GMAT Tip: Tackling the Toughest Data Sufficiency Questions

Photograph by Michael Krinke

This tip on improving your GMAT score was provided by Brian Galvin at Veritas Prep.

Like any good strategy game, the GMAT’s data sufficiency questions have two levels of proficiency: There’s “knowing how to play the game” (for example, answer choice C means “both statements together are sufficient, but neither alone is”) and there’s “knowing how to play your opponent.” The latter is always a little more challenging and requires mastery of the former but usually has its rewards, once you get comfortable with it. And one way to read your data sufficiency opponent—the test-maker—is this:

The GMAT isn’t likely to reward you for nothing.

When the author of a data sufficiency question makes one (or both) of the statements easy to decide on, the question has to be challenging somewhere else. So if you’re breezing through a data sufficiency question, it’s a good idea to try to find the difficulty. That’s especially true if you’ve been able to quickly determine that neither statement alone is sufficient. Consider this example:

For nonnegative integers x and y, what is the remainder when x is divided by y?

(1) x/y = 13.8

(2) The numbers x and y have a combined total of less than 5 digits.

(A) Statement (1) ALONE is sufficient, but statement (2) ALONE is not sufficient to answer the question asked

(B) Statement (2) ALONE is sufficient, but statement (1) ALONE is not sufficient to answer the question asked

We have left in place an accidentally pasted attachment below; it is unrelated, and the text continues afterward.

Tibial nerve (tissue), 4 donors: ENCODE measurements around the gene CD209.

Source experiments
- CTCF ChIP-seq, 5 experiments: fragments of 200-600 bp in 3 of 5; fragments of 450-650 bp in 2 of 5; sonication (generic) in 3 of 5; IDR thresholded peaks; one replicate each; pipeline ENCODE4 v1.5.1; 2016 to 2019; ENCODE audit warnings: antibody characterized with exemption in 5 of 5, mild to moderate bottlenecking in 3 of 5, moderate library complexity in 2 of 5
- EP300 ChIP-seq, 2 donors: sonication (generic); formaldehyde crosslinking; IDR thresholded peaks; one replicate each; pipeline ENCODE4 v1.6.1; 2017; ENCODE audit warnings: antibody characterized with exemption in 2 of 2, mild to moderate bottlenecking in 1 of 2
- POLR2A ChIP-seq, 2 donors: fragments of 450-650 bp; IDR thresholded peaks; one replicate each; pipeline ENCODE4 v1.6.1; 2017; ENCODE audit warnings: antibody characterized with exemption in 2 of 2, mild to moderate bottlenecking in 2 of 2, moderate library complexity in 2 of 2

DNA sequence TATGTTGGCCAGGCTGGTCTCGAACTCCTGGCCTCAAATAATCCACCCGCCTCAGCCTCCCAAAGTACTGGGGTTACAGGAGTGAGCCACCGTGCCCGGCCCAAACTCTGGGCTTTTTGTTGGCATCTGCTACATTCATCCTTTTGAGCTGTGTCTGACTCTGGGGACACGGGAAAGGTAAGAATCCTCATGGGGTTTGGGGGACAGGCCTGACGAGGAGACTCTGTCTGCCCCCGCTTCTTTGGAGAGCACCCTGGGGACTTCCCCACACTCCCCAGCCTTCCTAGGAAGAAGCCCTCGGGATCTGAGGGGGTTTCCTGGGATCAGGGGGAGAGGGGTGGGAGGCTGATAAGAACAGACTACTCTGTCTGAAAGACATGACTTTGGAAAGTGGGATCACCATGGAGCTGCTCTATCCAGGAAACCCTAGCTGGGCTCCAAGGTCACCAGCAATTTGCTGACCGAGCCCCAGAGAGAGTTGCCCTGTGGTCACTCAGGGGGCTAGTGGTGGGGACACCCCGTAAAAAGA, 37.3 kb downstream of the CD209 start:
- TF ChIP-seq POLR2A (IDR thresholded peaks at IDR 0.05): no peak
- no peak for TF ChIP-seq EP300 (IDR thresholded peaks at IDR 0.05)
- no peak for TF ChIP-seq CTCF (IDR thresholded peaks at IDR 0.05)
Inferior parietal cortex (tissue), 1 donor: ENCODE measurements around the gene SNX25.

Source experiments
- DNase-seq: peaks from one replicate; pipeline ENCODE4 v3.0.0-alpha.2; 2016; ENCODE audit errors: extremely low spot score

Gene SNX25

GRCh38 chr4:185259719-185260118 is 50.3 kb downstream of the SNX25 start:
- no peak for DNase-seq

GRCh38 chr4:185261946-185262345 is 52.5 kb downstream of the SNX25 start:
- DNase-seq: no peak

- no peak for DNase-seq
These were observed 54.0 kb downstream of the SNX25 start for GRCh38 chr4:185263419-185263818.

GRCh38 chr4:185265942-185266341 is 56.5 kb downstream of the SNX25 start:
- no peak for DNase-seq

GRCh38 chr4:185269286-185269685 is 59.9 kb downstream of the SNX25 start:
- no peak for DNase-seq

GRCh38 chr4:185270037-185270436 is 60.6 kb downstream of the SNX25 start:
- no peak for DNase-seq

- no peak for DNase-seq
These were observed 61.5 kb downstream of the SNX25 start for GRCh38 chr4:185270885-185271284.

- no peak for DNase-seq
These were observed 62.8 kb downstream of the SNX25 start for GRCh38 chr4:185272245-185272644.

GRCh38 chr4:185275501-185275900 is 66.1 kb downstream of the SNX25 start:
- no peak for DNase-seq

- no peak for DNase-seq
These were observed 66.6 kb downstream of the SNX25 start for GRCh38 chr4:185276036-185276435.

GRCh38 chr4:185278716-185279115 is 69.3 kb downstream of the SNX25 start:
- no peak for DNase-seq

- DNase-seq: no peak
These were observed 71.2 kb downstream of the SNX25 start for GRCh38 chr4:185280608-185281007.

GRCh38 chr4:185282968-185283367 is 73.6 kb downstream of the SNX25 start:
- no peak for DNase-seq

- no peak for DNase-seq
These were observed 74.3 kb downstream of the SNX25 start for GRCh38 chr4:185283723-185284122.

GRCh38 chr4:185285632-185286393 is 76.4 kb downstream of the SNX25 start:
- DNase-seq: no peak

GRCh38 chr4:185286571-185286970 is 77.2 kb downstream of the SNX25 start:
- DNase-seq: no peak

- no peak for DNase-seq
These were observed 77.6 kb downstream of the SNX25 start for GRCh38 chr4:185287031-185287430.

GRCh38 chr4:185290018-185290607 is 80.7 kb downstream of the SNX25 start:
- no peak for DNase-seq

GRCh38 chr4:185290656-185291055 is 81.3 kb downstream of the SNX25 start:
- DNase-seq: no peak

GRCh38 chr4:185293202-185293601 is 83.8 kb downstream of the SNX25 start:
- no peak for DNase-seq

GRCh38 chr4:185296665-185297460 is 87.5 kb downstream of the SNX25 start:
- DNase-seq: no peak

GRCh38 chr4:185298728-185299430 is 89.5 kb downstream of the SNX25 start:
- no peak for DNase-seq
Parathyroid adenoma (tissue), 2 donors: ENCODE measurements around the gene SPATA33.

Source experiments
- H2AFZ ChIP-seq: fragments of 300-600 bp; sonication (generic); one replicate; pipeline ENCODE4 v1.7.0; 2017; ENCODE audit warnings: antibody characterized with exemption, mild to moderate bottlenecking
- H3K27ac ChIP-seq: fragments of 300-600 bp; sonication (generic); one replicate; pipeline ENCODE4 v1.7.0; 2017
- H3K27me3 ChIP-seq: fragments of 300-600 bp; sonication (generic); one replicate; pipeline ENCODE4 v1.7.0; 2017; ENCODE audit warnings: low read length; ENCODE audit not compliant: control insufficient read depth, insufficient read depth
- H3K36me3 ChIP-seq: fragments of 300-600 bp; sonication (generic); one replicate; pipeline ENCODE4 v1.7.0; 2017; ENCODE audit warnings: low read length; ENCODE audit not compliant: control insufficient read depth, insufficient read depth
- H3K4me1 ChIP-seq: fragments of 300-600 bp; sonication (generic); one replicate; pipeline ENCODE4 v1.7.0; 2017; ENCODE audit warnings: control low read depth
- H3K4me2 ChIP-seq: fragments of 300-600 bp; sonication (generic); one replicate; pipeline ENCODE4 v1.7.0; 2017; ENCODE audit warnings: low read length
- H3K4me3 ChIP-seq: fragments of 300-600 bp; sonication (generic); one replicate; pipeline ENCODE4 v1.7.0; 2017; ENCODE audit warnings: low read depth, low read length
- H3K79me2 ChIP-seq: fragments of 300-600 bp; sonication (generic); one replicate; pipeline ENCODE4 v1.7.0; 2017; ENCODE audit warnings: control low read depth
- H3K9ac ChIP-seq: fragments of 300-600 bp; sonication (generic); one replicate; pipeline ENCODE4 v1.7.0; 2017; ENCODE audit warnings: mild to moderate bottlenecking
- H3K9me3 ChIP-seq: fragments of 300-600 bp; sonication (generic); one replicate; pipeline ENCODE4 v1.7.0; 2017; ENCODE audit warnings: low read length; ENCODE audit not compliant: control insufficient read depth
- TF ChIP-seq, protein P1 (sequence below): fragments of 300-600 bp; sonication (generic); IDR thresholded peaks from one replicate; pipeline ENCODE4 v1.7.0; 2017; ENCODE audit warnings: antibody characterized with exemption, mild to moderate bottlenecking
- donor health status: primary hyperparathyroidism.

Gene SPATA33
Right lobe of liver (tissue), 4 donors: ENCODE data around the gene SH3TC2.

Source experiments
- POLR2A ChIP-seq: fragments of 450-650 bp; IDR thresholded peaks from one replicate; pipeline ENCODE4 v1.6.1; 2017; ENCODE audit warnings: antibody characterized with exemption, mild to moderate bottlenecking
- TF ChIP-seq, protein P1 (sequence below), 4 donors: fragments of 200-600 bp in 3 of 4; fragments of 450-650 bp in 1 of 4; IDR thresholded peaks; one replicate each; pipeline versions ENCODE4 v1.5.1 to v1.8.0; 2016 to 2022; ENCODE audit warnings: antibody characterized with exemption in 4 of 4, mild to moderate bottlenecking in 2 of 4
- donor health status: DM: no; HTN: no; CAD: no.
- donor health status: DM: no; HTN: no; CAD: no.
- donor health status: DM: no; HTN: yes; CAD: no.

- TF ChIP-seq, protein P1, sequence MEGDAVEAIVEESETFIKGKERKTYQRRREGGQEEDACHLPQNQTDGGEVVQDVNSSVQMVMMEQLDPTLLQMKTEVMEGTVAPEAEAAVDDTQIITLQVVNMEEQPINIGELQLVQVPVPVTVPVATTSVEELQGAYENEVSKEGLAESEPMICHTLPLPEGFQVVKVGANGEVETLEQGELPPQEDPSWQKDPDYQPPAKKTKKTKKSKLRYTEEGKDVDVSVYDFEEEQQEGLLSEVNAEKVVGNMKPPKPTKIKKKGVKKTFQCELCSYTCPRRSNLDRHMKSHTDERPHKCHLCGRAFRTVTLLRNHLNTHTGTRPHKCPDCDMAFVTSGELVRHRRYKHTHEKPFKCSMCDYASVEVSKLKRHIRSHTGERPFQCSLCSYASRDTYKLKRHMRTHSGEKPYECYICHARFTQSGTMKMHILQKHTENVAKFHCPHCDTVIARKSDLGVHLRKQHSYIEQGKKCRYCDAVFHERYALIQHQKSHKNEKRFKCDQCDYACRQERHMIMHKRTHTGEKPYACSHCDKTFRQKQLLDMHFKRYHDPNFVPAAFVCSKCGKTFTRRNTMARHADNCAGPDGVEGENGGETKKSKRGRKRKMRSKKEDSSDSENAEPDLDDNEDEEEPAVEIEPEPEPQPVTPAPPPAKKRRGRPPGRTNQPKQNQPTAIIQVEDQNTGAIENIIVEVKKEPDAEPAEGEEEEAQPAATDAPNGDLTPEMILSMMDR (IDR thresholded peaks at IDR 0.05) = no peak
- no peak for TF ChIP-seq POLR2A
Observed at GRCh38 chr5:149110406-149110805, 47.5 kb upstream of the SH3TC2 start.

(C) Both statements (1) and (2) TOGETHER are sufficient to answer the question asked; but NEITHER statement ALONE is sufficient

(D) EACH statement ALONE is sufficient to answer the question asked

(E) Statements (1) and (2) TOGETHER are NOT sufficient to answer the question asked, and additional data specific to the problem are needed

It should be clear fairly quickly that neither statement alone is sufficient. For a lot of students, the phrase “well it could be anything”—the kind of massive generality that should be avoided on the GMAT—will follow them all the way to E without much thought or elbow grease.

But if you’re playing your opponent, you should realize that if it’s pretty easy to get to the “C vs. E” decision, they’ll make you work—at least a little—to make that decision. So in a case like this, it pays to put pencil to paper (rather, pen to noteboard) and do some work.  Even if it doesn’t seem “mathematical” or “smart,” just putting down some potential values that might work can help you get a feel for the question.

For example, what’s an easy x and y pair to give you x/y = 13.8? 138/10 can get you there quickly … and when you hold that up to the light of statement two, you should see that 138/10 isn’t valid for these purposes, as that’s five total digits and you’re only allowed a maximum of four. So you need to take 138/10 and reduce the number of digits. The only way to do that is to factor it down by dividing both numerator and denominator by 2.  That gives you 69/5; because 5 is prime, you can’t break the denominator down any further. That means, for this question, that x has to be 69 and y has to be 5, so the remainder has to be 4.

More important is the takeaway: that the “C vs. E” decision generally requires work. If neither statement alone is sufficient, then together they’re either just barely sufficient or just a whisker away from being sufficient, and it’s up to you to put in a minute’s work to find out. When the decision is E or C, it’s never as easy as it might look.

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